Accompanied by the Chicago Symphony Orchestra (CSO), Maxim Vengerov performs Violin Concerto in D minor, Op. 47 by Jean Sibelius. Conductor: Daniel Barenboim.
Jean Sibelius’ Violin Concerto
Sibelius originally dedicated his violin concerto to the noted violinist Willy Burmester, who promised to play the concerto in Berlin. For financial reasons, however, Sibelius decided to premiere it in Helsinki, and since Burmester was unavailable to travel to Finland, Sibelius engaged Victor Nováček (1873-1914), a Hungarian violin pedagogue of Czech origin who was then teaching at the Helsinki Institute of Music (now the Sibelius Academy).
This is the only concerto that the Finnish composer wrote. It is written in 1904 and scored for solo violin, 2 flutes, 2 oboes, 2 clarinets, 2 bassoons, 4 horns, 2 trumpets, 3 trombones, timpani, and strings. Traditionally, the work is in three movements:
- Allegro moderato (with many tempo changes throughout) in D minor, in 2/2 mostly, with some sections in 6/4 and 4/4 time The first movement, marked Allegro moderato, opens with a cushion of pianissimo strings pulsating gently. The soloist then enters with a characteristic IV-V-I phrase, in D minor G-A-D. The violin announces the theme and is briefly echoed by the clarinet, then continues into developmental material. More low woodwind and timpani accompany the soloist in several runs. Almost cadenza-like arpeggios and double stops and more runs are accompanied by more woodwind restatements of the theme. The strings then enter brazenly for the first time, announcing a second theme. Developmental material leads to a cadenza which then opens into the recapitulation. The ‘Allegro molto vivace’ coda ends with restatements of past themes.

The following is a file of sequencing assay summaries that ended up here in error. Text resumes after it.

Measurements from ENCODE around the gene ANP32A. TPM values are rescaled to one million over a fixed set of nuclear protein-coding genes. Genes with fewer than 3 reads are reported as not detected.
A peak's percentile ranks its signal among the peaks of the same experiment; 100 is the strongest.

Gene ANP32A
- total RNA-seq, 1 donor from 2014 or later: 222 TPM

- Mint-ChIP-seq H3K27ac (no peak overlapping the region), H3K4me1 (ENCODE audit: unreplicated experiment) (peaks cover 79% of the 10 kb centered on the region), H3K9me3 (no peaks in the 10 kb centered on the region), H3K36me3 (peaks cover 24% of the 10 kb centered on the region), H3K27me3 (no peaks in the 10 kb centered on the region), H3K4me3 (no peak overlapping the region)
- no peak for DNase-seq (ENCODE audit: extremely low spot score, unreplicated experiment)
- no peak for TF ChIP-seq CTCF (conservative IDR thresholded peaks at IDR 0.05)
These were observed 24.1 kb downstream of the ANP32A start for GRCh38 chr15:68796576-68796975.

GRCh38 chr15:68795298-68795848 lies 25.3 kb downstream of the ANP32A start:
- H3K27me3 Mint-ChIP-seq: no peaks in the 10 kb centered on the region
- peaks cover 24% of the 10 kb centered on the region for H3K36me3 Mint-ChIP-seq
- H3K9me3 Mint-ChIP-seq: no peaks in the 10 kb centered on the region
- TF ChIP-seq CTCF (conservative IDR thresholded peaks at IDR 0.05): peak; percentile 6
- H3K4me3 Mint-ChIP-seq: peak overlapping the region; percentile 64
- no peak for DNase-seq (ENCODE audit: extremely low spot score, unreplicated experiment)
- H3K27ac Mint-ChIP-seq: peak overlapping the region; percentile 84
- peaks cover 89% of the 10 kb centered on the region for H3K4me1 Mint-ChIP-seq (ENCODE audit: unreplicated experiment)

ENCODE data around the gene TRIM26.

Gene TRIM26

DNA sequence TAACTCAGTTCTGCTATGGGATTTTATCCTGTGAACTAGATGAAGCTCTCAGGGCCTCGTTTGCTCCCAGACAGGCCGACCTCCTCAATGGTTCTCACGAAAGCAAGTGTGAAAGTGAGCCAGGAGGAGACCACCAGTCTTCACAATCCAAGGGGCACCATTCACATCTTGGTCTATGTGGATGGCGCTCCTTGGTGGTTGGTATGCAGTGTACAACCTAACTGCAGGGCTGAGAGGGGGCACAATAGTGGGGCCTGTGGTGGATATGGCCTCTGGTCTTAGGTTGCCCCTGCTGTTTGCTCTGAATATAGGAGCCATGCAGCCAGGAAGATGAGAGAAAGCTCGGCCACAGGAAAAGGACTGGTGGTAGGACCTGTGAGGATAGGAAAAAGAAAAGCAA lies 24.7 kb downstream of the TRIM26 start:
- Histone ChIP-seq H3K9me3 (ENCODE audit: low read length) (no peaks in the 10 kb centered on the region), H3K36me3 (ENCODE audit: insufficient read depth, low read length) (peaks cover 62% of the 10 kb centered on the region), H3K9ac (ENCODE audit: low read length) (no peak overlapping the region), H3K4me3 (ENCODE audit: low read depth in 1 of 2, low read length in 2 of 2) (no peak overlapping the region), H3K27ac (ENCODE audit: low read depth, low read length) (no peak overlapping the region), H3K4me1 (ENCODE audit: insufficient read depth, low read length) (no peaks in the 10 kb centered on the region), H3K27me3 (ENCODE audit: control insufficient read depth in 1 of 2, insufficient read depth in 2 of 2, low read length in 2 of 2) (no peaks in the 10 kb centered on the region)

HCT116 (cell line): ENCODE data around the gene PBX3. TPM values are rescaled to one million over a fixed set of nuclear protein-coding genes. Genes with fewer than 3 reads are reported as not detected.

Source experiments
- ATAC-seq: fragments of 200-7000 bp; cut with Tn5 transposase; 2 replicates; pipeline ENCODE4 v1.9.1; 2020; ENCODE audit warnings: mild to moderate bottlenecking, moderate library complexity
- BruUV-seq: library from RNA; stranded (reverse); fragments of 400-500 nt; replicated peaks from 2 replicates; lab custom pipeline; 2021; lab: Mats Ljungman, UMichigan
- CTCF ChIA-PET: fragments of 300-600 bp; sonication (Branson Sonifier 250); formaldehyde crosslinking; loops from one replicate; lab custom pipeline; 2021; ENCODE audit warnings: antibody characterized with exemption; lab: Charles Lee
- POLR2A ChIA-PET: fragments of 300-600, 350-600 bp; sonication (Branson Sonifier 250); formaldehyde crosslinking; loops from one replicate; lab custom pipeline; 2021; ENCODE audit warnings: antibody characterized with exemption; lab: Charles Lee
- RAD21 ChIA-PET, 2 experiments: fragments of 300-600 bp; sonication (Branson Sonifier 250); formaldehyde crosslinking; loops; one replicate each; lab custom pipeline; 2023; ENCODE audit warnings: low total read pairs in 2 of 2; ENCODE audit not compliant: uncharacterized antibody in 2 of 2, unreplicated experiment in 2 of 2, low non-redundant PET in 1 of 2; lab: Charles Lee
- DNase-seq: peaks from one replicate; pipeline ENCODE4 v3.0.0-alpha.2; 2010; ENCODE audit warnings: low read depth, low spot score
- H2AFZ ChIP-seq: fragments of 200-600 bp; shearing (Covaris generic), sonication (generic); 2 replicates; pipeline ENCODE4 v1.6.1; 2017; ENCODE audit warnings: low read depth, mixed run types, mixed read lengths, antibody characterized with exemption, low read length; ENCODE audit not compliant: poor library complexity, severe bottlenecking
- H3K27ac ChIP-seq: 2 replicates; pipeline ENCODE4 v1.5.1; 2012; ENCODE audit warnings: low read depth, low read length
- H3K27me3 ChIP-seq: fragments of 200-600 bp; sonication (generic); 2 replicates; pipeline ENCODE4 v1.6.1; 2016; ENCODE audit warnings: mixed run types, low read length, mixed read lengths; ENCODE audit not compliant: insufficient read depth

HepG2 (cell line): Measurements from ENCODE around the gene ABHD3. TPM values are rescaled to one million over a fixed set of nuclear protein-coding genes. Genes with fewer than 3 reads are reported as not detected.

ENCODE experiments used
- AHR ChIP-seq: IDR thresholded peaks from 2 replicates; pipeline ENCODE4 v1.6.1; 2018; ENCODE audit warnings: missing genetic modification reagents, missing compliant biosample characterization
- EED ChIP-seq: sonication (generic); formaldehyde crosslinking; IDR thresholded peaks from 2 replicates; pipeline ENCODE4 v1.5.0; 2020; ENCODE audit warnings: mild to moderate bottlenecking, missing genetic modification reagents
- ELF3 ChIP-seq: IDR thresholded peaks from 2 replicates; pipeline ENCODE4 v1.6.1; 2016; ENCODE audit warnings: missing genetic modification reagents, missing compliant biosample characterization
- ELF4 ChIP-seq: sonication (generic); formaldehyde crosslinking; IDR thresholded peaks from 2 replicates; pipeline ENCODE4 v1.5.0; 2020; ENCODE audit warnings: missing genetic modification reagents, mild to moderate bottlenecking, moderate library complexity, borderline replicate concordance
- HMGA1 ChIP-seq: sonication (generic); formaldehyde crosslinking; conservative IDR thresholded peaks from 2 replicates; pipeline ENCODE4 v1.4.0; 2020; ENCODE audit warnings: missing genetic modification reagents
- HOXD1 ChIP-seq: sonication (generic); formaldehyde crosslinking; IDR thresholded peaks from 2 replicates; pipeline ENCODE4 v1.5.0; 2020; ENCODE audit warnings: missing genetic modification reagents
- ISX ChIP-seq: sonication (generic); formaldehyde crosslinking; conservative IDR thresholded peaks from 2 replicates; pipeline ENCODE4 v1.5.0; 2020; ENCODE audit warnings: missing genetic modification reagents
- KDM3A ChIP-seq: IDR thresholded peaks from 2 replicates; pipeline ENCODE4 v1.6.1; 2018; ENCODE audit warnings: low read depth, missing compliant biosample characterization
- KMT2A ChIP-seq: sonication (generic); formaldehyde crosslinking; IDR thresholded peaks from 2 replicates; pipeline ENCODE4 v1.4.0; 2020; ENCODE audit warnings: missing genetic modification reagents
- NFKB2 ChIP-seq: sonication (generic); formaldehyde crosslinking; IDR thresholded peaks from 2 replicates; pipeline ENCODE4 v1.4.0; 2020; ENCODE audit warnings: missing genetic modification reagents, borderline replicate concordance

- Adagio di molto in B-flat major and in 4/4 time The second movement (‘Adagio di molto’) is very lyrical. A short introduction by clarinets and oboes leads into a singing solo part (on the G string) over pizzicato strings. Dissonant accompaniments by the brass dominate the first part of the song-like movement. The middle section has the solo violin playing ascending broken octaves, with the flute as the main voice of the accompaniment, playing descending notes simultaneously.
- Allegro, ma non tanto in D major and in 3/4 time It opens with four bars of rhythmic percussion, with the lower strings playing ‘eighth note ‒ sixteenth note ‒ sixteenth note’ figures. The violin boldly enters with the first theme on the G string. This first section offers a complete and brilliant display of violin gymnastics with up-bow staccato double-stops and a run with rapid string-crossing, then octaves, that leads into the first tutti. The second theme is taken up by the orchestra and is almost a waltz; the violin takes up the same theme in variations, with arpeggios and double-stops. Another short section concluding with a run of octaves makes a bridge into a recapitulation of the first theme. Clarinet and low brass introduce the final section. A passage of harmonics in the violin precedes a sardonic passage of chords and slurred double stops. A passage of broken octaves leads to an incredibly heroic few lines of double stops and soaring octaves. A brief orchestral tutti comes before the violin leads things to the finish with a D major scale-up, returning down in flatted super-tonic (then repeated). A flourish of ascending slur-separate sixteenth notes, punctuated by a resolute D from the violin and orchestra concludes the concerto.
Maxim Alexandrovich Vengerov (Born: August 20, 1974, in Novosibirsk) is a violinist, violist, and conductor who was born in the Soviet Union. Since 2005, Vengerov has held the position of Professor at the Royal Academy of Music in London (as of February 2015).
- Violin Concerto (Sibelius) on Wikipedia
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